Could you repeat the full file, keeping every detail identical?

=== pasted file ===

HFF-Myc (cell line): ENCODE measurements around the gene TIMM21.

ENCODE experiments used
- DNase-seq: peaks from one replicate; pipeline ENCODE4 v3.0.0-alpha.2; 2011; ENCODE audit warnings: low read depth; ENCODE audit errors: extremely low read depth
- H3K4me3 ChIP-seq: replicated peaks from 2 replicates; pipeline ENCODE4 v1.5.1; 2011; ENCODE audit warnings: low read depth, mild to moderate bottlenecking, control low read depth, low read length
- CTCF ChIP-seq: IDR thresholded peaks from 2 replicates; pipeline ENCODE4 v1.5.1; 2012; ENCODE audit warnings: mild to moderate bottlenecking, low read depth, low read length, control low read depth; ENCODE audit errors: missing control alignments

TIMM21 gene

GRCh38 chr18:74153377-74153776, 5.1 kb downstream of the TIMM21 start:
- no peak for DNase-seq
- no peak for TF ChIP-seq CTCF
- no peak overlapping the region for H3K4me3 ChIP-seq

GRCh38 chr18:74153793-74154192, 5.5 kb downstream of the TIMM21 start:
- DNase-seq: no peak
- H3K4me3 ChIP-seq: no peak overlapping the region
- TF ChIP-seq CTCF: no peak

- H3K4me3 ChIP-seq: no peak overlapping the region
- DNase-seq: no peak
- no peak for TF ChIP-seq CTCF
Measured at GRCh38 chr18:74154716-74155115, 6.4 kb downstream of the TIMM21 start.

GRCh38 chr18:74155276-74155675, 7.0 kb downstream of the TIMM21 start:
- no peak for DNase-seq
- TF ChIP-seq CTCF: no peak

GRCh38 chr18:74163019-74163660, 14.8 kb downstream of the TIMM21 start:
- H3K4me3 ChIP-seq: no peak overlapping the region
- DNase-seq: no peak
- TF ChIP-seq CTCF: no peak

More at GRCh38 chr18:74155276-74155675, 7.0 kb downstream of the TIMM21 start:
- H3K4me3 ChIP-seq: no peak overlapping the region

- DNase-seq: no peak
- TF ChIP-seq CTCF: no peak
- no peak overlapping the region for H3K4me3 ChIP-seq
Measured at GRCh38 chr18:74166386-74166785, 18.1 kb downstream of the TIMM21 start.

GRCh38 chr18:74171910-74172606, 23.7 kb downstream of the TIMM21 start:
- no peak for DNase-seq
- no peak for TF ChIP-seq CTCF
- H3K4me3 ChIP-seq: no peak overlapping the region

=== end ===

HFF-Myc (cell line): ENCODE measurements around the gene TIMM21.

ENCODE experiments used
- DNase-seq: peaks from one replicate; pipeline ENCODE4 v3.0.0-alpha.2; 2011; ENCODE audit warnings: low read depth; ENCODE audit errors: extremely low read depth
- H3K4me3 ChIP-seq: replicated peaks from 2 replicates; pipeline ENCODE4 v1.5.1; 2011; ENCODE audit warnings: low read depth, mild to moderate bottlenecking, control low read depth, low read length
- CTCF ChIP-seq: IDR thresholded peaks from 2 replicates; pipeline ENCODE4 v1.5.1; 2012; ENCODE audit warnings: mild to moderate bottlenecking, low read depth, low read length, control low read depth; ENCODE audit errors: missing control alignments

TIMM21 gene

GRCh38 chr18:74153377-74153776, 5.1 kb downstream of the TIMM21 start:
- no peak for DNase-seq
- no peak for TF ChIP-seq CTCF
- no peak overlapping the region for H3K4me3 ChIP-seq

GRCh38 chr18:74153793-74154192, 5.5 kb downstream of the TIMM21 start:
- DNase-seq: no peak
- H3K4me3 ChIP-seq: no peak overlapping the region
- TF ChIP-seq CTCF: no peak

- H3K4me3 ChIP-seq: no peak overlapping the region
- DNase-seq: no peak
- no peak for TF ChIP-seq CTCF
Measured at GRCh38 chr18:74154716-74155115, 6.4 kb downstream of the TIMM21 start.

GRCh38 chr18:74155276-74155675, 7.0 kb downstream of the TIMM21 start:
- no peak for DNase-seq
- TF ChIP-seq CTCF: no peak

GRCh38 chr18:74163019-74163660, 14.8 kb downstream of the TIMM21 start:
- H3K4me3 ChIP-seq: no peak overlapping the region
- DNase-seq: no peak
- TF ChIP-seq CTCF: no peak

More at GRCh38 chr18:74155276-74155675, 7.0 kb downstream of the TIMM21 start:
- H3K4me3 ChIP-seq: no peak overlapping the region

- DNase-seq: no peak
- TF ChIP-seq CTCF: no peak
- no peak overlapping the region for H3K4me3 ChIP-seq
Measured at GRCh38 chr18:74166386-74166785, 18.1 kb downstream of the TIMM21 start.

GRCh38 chr18:74171910-74172606, 23.7 kb downstream of the TIMM21 start:
- no peak for DNase-seq
- no peak for TF ChIP-seq CTCF
- H3K4me3 ChIP-seq: no peak overlapping the region